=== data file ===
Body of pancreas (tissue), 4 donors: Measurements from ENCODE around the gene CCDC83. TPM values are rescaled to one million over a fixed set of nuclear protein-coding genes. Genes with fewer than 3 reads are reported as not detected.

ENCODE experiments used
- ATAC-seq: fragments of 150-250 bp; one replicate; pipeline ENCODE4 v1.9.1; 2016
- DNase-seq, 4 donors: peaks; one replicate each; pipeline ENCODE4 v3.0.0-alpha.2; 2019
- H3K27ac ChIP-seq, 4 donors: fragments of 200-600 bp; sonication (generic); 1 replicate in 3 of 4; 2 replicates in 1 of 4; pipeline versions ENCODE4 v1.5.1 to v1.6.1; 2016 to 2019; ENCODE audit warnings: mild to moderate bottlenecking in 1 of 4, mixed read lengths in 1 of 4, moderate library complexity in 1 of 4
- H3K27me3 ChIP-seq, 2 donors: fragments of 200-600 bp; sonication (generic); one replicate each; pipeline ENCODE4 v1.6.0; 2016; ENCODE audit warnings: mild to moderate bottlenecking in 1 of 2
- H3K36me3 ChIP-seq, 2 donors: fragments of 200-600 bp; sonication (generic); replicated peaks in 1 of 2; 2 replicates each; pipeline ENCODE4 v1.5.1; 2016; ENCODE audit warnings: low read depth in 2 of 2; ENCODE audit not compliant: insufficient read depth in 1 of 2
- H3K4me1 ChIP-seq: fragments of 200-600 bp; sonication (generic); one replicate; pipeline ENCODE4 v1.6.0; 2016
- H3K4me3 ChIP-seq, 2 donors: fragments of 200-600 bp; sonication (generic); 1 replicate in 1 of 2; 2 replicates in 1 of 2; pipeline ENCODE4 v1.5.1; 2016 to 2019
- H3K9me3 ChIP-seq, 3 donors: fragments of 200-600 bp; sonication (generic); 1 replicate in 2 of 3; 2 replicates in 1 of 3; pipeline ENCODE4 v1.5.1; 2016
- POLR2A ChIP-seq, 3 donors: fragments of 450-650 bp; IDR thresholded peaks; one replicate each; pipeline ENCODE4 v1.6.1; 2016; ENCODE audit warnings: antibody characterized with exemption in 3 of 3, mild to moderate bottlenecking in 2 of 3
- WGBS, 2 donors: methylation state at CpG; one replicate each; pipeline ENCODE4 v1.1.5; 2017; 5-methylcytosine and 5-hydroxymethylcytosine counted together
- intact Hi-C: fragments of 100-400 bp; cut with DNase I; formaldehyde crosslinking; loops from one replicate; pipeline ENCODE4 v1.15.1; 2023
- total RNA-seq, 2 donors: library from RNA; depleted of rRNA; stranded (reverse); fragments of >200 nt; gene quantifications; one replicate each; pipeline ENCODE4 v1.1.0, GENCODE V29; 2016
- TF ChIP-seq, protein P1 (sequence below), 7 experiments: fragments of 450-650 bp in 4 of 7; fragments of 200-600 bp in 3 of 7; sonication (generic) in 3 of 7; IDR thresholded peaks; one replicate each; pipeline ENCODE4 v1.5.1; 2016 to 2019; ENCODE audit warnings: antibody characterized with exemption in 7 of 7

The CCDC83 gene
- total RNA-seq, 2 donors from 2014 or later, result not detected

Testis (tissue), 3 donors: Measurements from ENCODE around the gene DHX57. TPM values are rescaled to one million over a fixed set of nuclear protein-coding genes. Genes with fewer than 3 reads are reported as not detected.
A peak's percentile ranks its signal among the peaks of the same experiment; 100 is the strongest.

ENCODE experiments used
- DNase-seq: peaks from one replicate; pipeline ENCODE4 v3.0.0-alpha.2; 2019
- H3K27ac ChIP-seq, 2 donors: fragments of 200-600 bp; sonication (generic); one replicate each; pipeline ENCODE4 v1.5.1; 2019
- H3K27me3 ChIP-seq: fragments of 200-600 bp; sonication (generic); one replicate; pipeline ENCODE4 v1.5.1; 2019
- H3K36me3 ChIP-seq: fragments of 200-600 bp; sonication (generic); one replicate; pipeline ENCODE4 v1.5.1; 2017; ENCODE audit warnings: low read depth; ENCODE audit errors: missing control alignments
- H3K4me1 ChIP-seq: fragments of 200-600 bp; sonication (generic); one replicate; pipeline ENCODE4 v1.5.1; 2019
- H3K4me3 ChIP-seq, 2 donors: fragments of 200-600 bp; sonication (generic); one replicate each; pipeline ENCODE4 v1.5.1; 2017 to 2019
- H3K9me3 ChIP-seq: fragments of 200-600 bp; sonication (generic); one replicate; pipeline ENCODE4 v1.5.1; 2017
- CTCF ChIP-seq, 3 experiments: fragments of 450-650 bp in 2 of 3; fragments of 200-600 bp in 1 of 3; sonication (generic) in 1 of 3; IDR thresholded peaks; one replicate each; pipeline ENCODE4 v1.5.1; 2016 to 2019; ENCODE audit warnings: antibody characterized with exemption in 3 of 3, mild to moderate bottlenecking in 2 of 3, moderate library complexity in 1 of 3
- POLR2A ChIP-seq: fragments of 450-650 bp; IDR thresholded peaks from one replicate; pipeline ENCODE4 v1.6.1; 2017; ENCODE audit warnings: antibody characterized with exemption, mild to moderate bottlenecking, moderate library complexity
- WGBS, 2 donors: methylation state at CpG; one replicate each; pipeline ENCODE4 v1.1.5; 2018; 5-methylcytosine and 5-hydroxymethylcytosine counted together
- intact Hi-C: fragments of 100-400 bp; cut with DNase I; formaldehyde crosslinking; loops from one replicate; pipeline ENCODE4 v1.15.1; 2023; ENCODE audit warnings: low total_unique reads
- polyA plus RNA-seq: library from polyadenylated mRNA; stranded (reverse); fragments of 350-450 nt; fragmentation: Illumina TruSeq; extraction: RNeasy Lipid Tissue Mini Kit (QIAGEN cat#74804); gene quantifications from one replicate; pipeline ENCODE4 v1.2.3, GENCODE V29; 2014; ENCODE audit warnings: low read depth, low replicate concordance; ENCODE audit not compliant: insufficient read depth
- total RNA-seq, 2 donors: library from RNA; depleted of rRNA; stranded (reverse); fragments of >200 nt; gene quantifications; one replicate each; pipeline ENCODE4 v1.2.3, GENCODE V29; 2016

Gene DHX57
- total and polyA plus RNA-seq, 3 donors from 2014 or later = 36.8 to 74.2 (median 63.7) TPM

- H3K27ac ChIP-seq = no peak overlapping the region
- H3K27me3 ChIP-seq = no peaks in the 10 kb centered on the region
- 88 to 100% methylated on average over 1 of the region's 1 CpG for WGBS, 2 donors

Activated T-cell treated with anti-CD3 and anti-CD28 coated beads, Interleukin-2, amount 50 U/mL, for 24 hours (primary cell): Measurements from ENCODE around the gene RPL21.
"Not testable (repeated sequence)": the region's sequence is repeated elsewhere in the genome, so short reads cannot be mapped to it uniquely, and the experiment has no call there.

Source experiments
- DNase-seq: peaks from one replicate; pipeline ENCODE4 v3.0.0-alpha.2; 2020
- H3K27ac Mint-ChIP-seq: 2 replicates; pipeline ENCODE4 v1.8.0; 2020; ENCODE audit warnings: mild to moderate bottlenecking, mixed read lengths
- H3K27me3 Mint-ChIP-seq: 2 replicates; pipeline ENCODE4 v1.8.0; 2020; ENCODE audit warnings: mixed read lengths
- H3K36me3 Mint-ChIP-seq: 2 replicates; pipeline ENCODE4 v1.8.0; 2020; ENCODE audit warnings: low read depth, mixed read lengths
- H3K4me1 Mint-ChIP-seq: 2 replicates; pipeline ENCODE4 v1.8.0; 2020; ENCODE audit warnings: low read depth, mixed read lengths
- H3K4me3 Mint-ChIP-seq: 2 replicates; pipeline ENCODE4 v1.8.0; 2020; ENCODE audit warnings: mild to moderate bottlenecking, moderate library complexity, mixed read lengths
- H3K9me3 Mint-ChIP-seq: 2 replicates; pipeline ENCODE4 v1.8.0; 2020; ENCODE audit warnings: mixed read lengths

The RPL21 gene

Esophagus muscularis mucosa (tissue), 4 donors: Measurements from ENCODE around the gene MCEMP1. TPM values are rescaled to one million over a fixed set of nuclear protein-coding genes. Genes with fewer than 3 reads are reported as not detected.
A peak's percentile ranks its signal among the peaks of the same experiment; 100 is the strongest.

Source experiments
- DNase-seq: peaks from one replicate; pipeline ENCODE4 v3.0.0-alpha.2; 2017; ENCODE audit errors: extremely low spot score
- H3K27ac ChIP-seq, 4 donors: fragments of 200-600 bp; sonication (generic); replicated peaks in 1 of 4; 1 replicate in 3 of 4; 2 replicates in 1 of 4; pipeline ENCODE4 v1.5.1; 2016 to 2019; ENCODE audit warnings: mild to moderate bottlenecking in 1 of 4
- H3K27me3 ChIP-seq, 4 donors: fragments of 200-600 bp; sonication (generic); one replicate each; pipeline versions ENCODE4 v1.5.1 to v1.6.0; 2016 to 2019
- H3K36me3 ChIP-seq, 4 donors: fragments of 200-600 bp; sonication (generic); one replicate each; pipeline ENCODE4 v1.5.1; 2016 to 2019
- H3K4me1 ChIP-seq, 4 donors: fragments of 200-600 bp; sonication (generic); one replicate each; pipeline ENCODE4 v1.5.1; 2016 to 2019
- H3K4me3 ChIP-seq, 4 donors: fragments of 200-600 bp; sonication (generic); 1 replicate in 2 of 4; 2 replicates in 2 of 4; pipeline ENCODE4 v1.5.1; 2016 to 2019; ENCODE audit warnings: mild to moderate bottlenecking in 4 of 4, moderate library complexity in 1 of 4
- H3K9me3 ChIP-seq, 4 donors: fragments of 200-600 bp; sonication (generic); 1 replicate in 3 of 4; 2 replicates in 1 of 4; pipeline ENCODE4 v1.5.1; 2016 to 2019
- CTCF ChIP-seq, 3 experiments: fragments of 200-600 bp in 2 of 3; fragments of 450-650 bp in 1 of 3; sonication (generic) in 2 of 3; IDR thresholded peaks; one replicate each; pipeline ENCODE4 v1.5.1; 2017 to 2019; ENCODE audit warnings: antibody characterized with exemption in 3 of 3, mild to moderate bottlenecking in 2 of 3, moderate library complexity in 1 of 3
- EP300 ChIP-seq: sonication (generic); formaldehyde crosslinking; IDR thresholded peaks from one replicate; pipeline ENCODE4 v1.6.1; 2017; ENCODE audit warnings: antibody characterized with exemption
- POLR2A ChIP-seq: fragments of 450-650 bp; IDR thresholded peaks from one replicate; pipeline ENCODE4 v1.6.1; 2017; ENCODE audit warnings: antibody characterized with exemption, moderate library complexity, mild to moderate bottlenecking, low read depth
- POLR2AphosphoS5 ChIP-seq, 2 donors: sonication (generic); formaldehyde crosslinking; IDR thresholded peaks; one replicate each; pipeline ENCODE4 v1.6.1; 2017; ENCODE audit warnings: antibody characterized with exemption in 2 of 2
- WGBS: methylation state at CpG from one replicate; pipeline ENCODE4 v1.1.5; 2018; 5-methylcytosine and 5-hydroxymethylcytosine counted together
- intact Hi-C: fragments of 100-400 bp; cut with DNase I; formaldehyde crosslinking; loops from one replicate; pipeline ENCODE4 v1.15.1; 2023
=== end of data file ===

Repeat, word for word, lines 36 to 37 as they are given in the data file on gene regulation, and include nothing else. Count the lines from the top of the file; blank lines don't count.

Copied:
- H3K27ac ChIP-seq = no peak overlapping the region
- H3K27me3 ChIP-seq = no peaks in the 10 kb centered on the region